KING 5 reporter Alison Morrow and photojournalist Ryan Coe went to Florida to cover Hurricane Irma, but they ended up basically being amateur first responders in Tampa.
“In a weird way, that’s what reporters are sometimes,” she said. “Sometimes we’re the first to know.”
>>Related: Listen to KING 5's The Sound podcast
She and photojournalist Ryan Coe helped a New Port Richey woman, Jane Gambrel, who’d been left behind at her mobile home.
“She didn’t have anybody to get her out of there,” Morrow explained. “Her family never showed up and EMS crews were overloaded, even though they were working as hard as they could to get people.”
Morrow said they were concerned Gambrel wouldn’t be able to evacuate without their help.
“So we just stayed with her, flagged down sheriff’s deputies, called 911, and were there nine hours until she was carted out in an ambulance and taken to a special needs shelter,” she said.
Morrow said she took away a lesson of how socioeconomic status can impact one’s safety during a disaster.
“There are people who don’t necessarily choose to stay,” she said. “We learned that it’s not always as easy of a choice as just ‘I’m staying or going.’”
The following is a reporter notebook written by Alison Morrow.
We see it all the time. Someone dies in a mobile home during a Florida storm. Perhaps we sigh and say, "Wow, that's too bad," or just scratch our heads and move on without much thought, because, well, he or she didn't evacuate when authorities warned.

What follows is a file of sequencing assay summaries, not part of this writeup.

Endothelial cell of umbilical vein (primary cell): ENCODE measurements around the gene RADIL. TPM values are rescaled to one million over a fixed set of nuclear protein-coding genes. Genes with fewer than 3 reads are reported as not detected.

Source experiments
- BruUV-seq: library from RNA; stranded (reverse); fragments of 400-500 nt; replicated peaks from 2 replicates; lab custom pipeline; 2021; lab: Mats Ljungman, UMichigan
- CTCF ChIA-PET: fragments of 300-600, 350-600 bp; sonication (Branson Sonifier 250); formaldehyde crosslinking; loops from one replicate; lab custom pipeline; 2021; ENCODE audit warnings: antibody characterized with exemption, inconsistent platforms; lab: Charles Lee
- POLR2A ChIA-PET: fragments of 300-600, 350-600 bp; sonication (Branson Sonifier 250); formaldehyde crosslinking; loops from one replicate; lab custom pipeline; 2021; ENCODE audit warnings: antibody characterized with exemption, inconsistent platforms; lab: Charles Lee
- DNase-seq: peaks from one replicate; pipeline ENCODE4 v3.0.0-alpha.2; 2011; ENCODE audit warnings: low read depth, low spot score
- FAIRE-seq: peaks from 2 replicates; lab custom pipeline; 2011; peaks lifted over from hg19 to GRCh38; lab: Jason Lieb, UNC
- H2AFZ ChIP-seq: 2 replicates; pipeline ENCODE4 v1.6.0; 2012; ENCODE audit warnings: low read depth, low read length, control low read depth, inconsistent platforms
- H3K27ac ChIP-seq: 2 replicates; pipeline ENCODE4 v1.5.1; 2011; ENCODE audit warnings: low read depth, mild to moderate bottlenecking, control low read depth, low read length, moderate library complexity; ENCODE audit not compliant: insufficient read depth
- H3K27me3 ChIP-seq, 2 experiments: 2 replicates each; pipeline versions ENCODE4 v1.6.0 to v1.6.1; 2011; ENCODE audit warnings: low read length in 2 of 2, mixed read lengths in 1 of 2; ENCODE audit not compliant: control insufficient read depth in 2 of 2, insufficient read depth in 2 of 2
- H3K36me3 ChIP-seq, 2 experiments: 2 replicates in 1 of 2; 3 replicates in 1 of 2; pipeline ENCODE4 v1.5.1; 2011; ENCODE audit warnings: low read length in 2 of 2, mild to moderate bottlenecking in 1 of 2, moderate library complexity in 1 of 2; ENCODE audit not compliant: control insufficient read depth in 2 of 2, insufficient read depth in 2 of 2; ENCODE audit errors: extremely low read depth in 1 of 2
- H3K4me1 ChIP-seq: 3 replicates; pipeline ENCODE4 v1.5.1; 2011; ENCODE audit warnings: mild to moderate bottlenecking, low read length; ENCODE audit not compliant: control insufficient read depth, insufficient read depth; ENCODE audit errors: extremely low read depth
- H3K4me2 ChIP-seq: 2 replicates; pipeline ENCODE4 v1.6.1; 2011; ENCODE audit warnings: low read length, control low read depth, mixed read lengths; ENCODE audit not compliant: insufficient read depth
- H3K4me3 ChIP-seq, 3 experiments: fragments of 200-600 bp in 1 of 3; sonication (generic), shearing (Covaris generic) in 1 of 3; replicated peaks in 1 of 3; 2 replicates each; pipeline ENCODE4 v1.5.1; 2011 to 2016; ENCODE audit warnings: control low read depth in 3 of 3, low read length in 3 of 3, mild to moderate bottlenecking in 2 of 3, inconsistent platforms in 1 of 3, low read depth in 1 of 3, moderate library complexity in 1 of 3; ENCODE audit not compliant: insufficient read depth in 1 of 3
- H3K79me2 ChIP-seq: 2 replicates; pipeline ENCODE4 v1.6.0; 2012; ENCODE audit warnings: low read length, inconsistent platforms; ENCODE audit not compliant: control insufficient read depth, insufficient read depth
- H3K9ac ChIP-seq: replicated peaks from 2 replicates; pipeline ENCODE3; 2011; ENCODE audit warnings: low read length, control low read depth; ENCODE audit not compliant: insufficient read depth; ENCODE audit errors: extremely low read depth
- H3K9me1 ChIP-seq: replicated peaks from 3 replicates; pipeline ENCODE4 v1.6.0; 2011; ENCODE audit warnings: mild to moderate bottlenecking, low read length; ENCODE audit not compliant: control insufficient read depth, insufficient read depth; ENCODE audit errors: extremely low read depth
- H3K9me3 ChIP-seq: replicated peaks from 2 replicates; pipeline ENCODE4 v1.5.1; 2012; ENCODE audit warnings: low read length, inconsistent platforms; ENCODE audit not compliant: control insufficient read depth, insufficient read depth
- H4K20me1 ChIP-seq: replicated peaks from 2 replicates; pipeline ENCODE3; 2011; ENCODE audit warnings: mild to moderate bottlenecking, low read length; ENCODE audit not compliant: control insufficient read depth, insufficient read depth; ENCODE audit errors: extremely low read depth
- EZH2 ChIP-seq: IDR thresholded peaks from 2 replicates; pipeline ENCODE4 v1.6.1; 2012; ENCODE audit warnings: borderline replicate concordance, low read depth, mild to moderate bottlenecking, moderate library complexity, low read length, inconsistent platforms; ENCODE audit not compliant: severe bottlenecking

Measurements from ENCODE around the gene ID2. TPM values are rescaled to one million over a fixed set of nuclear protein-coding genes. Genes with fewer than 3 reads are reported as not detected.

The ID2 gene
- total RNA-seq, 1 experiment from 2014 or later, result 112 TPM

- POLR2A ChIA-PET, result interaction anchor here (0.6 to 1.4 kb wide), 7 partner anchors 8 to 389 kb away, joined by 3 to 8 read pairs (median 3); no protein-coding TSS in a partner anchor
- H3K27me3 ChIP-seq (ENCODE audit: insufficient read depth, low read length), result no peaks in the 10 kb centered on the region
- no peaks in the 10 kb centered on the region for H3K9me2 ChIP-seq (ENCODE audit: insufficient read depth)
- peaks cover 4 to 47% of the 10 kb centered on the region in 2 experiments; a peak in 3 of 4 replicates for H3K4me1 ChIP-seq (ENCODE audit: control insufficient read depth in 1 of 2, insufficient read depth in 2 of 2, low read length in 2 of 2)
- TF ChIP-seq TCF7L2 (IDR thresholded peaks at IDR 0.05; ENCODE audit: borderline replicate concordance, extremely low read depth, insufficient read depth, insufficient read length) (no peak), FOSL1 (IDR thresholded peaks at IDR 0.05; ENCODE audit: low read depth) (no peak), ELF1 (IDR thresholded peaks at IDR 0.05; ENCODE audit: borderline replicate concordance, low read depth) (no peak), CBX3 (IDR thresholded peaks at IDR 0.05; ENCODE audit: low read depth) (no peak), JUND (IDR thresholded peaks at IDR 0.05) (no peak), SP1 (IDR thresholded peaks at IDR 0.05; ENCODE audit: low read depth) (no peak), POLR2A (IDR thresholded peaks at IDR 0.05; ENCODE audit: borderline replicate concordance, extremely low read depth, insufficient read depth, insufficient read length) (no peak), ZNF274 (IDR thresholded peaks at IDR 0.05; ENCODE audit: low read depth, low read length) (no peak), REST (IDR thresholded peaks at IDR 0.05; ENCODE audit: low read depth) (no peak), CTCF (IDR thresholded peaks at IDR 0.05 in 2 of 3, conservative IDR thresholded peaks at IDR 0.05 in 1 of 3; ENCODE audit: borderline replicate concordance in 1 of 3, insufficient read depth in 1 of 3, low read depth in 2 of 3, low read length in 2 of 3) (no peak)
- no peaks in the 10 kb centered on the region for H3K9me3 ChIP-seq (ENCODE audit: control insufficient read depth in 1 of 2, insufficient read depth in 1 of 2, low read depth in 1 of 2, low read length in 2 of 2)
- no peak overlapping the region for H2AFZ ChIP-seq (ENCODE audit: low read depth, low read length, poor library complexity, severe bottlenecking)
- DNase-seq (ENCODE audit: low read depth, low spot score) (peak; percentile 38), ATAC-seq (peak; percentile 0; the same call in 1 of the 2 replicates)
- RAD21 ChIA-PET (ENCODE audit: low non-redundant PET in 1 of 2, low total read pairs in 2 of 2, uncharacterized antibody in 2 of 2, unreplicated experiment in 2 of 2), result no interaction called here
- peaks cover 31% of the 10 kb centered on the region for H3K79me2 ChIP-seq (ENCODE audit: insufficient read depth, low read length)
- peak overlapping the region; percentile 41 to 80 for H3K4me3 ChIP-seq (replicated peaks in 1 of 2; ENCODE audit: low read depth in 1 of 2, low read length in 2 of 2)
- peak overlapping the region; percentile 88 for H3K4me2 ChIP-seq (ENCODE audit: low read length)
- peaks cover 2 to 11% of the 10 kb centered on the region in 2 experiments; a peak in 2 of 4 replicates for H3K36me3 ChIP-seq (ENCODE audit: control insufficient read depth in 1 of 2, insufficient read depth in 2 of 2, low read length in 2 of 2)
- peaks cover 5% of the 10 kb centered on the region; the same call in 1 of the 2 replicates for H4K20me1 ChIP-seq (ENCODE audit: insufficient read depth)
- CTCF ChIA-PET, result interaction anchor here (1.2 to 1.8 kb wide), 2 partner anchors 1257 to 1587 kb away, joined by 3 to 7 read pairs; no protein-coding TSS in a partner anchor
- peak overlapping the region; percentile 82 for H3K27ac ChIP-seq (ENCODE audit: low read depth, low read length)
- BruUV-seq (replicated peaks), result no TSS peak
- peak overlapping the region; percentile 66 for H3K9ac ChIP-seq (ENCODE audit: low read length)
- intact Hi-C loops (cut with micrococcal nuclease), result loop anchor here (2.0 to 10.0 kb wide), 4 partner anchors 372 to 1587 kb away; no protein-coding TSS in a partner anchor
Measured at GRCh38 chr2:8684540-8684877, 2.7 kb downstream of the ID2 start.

And so wasn't it his or her choice?
But we learned as Irma approached that evacuating isn't always so simple. Photojournalist Ryan Coe and I interviewed a kind couple leaving their mobile home near the Anclote River on Friday.
They waited to do so because of their neighbor, Jane Gambrel, a 70-year old, wheelchair-bound woman who requires oxygen to breathe which means she also needs electricity.
"We don't want to leave her," Mandy Clark told me. "But her family said they're coming to get her."
We exchanged numbers so she could update me on her trip to seek shelter in Mississippi.
Except, the next update I got was about Jane.
"Can you please send an EMS to my neighbor? She hasn't gotten out," the text read.
I called Jane. Sure enough, she was still in her mobile home in the mandatory evacuation zone where flooding is so bad, a man died in 2012 on her very street.
I called the Pasco EOC and alerted them. Ryan and I decided to head her way to see if we could help.
I'm glad we did because the hard truth is that when a storm of Irma's magnitude hits, so do panic and chaos. People get scared and busy. For some reason, Jane's family couldn't get her. We never heard back from the EOC. Crews are spread thin trying to do the best they can. Jane was completely at the mercy of others. She can barely walk. She has no car. If her oxygen tank loses power, it lasts just one hour, and she dies. Jane was waiting for people to come get her but they never did.
"I'll be OK," Jane told us. "God will provide."
The hours passed with no word. So, when I saw a Pasco County Sheriff's vehicle drive by, I raced after it and flagged them down.
Cpl. Chris Bukowiecki and his partner immediately offered to help, calling for an emergency pick-up. They walked inside Jane's mobile home and took notes on her health condition so she'd go to an appropriate shelter. Their willingness to stop and help save the day.
We shared the animal crackers and almond butter that Ryan and I bought for our storm coverage. We laughed and told stories and waited.
Within three hours, EMS crews showed up and wheeled Jane out of her home. She will spend the next few days in a shelter for people with medical needs.
"I have your phone number!" she shouted, promising to call us later to let us know she made it.
Friends, and that's what we should aim to be during a time like this, don't wait for someone else to ask, "Are you OK?" Let's all be the one who asks. We can do this together.